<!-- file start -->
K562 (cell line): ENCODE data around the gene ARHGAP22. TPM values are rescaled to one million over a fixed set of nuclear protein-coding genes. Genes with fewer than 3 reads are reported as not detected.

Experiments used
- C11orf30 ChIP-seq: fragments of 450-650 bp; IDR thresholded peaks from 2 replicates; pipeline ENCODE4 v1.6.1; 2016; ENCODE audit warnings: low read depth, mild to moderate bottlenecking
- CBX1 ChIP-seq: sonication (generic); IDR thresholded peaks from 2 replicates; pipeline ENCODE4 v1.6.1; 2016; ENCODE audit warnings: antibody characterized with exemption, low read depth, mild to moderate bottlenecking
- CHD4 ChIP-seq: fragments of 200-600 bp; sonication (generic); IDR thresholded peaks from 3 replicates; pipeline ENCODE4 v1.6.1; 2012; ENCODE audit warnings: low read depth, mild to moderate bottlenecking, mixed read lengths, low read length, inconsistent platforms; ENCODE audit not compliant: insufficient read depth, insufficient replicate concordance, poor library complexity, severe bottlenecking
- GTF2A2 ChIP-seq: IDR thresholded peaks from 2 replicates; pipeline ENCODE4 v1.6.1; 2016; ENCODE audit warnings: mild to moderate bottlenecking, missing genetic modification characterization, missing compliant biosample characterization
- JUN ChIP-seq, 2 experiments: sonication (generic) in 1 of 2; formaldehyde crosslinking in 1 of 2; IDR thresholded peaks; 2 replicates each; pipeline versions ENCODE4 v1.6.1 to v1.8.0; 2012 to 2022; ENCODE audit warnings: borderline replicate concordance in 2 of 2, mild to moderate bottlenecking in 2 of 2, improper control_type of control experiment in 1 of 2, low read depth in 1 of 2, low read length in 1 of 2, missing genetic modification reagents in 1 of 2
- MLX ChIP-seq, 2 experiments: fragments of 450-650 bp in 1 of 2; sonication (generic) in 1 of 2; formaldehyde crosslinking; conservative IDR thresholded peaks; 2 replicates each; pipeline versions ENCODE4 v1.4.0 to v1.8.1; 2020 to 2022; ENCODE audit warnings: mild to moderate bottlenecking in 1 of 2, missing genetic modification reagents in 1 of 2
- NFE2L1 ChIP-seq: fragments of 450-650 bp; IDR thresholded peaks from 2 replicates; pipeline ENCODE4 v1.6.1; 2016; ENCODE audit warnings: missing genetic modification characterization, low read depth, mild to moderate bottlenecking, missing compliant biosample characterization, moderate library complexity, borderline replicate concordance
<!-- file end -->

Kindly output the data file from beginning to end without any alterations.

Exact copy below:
K562 (cell line): ENCODE data around the gene ARHGAP22. TPM values are rescaled to one million over a fixed set of nuclear protein-coding genes. Genes with fewer than 3 reads are reported as not detected.

Experiments used
- C11orf30 ChIP-seq: fragments of 450-650 bp; IDR thresholded peaks from 2 replicates; pipeline ENCODE4 v1.6.1; 2016; ENCODE audit warnings: low read depth, mild to moderate bottlenecking
- CBX1 ChIP-seq: sonication (generic); IDR thresholded peaks from 2 replicates; pipeline ENCODE4 v1.6.1; 2016; ENCODE audit warnings: antibody characterized with exemption, low read depth, mild to moderate bottlenecking
- CHD4 ChIP-seq: fragments of 200-600 bp; sonication (generic); IDR thresholded peaks from 3 replicates; pipeline ENCODE4 v1.6.1; 2012; ENCODE audit warnings: low read depth, mild to moderate bottlenecking, mixed read lengths, low read length, inconsistent platforms; ENCODE audit not compliant: insufficient read depth, insufficient replicate concordance, poor library complexity, severe bottlenecking
- GTF2A2 ChIP-seq: IDR thresholded peaks from 2 replicates; pipeline ENCODE4 v1.6.1; 2016; ENCODE audit warnings: mild to moderate bottlenecking, missing genetic modification characterization, missing compliant biosample characterization
- JUN ChIP-seq, 2 experiments: sonication (generic) in 1 of 2; formaldehyde crosslinking in 1 of 2; IDR thresholded peaks; 2 replicates each; pipeline versions ENCODE4 v1.6.1 to v1.8.0; 2012 to 2022; ENCODE audit warnings: borderline replicate concordance in 2 of 2, mild to moderate bottlenecking in 2 of 2, improper control_type of control experiment in 1 of 2, low read depth in 1 of 2, low read length in 1 of 2, missing genetic modification reagents in 1 of 2
- MLX ChIP-seq, 2 experiments: fragments of 450-650 bp in 1 of 2; sonication (generic) in 1 of 2; formaldehyde crosslinking; conservative IDR thresholded peaks; 2 replicates each; pipeline versions ENCODE4 v1.4.0 to v1.8.1; 2020 to 2022; ENCODE audit warnings: mild to moderate bottlenecking in 1 of 2, missing genetic modification reagents in 1 of 2
- NFE2L1 ChIP-seq: fragments of 450-650 bp; IDR thresholded peaks from 2 replicates; pipeline ENCODE4 v1.6.1; 2016; ENCODE audit warnings: missing genetic modification characterization, low read depth, mild to moderate bottlenecking, missing compliant biosample characterization, moderate library complexity, borderline replicate concordance